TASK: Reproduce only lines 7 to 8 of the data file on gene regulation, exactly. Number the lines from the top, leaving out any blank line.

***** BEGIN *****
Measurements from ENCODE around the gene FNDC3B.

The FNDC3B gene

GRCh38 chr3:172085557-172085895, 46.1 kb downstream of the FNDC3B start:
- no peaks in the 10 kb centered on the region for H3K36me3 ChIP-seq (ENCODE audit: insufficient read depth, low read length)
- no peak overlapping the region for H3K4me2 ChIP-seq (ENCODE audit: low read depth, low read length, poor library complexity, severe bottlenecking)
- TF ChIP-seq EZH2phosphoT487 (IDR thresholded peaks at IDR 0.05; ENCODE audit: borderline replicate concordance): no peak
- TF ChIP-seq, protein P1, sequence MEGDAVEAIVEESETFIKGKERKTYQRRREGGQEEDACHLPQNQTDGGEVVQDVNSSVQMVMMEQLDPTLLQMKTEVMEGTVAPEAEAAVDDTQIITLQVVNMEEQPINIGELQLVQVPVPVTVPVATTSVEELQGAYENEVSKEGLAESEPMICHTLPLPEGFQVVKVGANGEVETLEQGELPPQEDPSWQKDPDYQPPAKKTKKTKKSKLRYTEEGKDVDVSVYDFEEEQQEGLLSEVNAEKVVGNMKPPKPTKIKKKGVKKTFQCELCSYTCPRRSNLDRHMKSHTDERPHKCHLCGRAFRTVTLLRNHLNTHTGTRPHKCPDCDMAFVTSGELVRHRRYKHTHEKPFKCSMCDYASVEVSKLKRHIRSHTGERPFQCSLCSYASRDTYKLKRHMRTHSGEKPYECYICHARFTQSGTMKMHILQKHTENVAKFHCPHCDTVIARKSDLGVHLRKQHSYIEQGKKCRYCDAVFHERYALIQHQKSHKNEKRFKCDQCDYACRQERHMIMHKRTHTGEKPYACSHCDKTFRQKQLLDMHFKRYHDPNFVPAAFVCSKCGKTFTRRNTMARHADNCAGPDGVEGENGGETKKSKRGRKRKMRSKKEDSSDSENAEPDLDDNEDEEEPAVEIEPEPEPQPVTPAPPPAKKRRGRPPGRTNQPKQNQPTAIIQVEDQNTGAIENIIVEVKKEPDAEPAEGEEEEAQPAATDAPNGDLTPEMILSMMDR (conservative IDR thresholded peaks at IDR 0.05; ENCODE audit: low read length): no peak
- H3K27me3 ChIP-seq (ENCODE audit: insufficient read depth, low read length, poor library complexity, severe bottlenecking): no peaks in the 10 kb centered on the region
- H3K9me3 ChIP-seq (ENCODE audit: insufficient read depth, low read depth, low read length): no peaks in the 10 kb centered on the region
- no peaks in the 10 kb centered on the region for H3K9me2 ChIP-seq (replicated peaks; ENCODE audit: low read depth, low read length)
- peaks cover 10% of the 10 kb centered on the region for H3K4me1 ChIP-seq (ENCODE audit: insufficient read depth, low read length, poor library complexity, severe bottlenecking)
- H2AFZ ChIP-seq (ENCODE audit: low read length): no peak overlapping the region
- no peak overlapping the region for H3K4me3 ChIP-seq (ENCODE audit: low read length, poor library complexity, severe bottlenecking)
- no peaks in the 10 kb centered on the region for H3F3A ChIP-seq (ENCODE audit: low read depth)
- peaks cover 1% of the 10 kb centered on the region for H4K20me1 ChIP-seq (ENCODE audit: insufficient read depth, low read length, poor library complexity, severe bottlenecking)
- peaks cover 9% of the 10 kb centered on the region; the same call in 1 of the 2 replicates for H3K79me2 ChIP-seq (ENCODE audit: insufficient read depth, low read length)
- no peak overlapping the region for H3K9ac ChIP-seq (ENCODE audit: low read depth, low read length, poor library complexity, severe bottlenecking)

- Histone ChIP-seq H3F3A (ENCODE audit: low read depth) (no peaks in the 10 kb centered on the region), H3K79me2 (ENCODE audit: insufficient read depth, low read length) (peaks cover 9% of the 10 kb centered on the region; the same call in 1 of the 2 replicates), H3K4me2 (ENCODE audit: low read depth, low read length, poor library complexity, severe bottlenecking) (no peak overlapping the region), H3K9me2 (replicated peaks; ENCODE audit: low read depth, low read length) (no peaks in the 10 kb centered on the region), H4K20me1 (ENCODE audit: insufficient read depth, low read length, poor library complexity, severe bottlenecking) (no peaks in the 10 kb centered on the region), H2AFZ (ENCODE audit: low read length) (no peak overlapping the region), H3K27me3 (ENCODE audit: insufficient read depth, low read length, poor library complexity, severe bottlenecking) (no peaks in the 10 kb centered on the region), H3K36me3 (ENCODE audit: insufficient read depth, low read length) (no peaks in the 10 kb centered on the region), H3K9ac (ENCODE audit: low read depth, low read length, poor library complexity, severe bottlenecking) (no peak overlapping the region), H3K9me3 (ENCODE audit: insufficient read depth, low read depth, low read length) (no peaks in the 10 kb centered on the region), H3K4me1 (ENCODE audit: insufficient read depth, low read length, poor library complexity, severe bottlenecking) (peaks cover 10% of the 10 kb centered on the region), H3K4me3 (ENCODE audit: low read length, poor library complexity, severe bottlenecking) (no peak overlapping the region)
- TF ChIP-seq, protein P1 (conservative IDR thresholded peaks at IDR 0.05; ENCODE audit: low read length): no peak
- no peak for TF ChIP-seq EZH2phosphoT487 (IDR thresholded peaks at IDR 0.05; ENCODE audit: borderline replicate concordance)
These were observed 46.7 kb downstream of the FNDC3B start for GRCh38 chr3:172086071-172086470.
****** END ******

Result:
- TF ChIP-seq, protein P1, sequence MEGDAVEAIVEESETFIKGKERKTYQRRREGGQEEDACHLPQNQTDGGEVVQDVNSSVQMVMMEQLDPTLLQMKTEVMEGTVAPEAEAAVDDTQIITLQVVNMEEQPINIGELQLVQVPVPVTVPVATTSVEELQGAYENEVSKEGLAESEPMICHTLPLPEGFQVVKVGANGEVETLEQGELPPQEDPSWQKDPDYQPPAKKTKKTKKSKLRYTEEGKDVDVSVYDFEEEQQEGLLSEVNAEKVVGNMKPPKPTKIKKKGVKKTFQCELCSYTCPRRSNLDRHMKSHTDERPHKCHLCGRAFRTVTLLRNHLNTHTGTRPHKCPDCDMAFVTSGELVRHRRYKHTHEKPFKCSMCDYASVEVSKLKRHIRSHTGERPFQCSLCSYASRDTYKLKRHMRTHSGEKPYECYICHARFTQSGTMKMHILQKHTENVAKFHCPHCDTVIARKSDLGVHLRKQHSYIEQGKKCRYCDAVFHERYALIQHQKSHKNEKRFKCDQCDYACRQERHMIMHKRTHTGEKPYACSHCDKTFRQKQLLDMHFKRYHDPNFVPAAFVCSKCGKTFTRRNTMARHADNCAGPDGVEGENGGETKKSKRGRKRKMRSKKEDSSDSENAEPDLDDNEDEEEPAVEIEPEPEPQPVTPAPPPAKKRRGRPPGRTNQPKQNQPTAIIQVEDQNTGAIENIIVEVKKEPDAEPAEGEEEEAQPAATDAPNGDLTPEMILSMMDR (conservative IDR thresholded peaks at IDR 0.05; ENCODE audit: low read length): no peak
- H3K27me3 ChIP-seq (ENCODE audit: insufficient read depth, low read length, poor library complexity, severe bottlenecking): no peaks in the 10 kb centered on the region